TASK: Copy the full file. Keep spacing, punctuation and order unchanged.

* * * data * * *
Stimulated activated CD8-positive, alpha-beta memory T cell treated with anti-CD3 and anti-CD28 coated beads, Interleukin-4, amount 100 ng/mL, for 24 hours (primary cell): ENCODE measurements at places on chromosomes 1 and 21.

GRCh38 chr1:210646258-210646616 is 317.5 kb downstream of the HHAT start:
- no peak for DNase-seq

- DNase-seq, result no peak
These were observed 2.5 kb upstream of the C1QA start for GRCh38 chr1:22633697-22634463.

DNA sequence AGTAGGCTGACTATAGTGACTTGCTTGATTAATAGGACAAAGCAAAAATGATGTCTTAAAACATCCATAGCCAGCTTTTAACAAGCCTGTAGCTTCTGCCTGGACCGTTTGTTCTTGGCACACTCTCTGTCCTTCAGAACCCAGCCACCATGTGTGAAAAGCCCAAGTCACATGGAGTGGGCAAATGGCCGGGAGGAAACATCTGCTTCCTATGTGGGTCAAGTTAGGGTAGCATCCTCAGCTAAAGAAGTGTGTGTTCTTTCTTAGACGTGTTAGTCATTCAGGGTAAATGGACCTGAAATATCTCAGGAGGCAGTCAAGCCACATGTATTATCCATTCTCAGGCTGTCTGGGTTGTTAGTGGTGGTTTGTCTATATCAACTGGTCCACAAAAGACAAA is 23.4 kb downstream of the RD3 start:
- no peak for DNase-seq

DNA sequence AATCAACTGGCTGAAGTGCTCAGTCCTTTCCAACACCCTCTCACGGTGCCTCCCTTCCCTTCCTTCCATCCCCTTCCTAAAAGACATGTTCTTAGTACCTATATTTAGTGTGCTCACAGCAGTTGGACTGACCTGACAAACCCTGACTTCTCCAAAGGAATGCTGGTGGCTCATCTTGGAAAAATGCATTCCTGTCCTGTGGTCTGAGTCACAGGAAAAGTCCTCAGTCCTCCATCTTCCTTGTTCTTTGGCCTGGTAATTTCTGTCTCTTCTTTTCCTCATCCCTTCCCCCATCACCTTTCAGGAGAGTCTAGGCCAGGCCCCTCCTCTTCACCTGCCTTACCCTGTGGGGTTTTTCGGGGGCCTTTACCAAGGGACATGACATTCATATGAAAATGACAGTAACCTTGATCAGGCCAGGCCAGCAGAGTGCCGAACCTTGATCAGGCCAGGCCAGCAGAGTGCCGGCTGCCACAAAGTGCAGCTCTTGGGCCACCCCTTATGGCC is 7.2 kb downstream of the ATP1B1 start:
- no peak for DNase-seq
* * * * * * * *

Stimulated activated CD8-positive, alpha-beta memory T cell treated with anti-CD3 and anti-CD28 coated beads, Interleukin-4, amount 100 ng/mL, for 24 hours (primary cell): ENCODE measurements at places on chromosomes 1 and 21.

GRCh38 chr1:210646258-210646616 is 317.5 kb downstream of the HHAT start:
- no peak for DNase-seq

- DNase-seq, result no peak
These were observed 2.5 kb upstream of the C1QA start for GRCh38 chr1:22633697-22634463.

DNA sequence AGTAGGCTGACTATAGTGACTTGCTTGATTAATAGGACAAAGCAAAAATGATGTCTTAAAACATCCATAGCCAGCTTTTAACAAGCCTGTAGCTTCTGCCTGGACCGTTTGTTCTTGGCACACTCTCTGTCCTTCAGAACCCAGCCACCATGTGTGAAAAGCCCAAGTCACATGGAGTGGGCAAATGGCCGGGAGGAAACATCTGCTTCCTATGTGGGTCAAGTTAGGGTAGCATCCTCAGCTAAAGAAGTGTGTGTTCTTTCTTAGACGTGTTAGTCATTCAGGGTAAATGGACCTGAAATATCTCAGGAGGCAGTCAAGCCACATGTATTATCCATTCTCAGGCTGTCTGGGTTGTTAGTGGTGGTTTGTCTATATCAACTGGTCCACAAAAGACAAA is 23.4 kb downstream of the RD3 start:
- no peak for DNase-seq

DNA sequence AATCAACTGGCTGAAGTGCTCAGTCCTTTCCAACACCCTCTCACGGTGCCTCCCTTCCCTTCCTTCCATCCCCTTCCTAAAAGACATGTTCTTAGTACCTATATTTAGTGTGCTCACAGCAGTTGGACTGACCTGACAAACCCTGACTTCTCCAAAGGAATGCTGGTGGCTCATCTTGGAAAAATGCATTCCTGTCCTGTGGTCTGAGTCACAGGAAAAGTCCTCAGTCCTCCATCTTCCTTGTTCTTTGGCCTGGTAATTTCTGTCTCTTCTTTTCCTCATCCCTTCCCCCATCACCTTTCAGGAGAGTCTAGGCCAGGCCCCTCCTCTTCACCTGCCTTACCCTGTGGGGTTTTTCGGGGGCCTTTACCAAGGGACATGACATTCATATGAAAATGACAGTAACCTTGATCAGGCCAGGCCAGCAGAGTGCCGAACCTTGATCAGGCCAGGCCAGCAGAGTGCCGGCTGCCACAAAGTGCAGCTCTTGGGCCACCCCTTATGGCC is 7.2 kb downstream of the ATP1B1 start:
- no peak for DNase-seq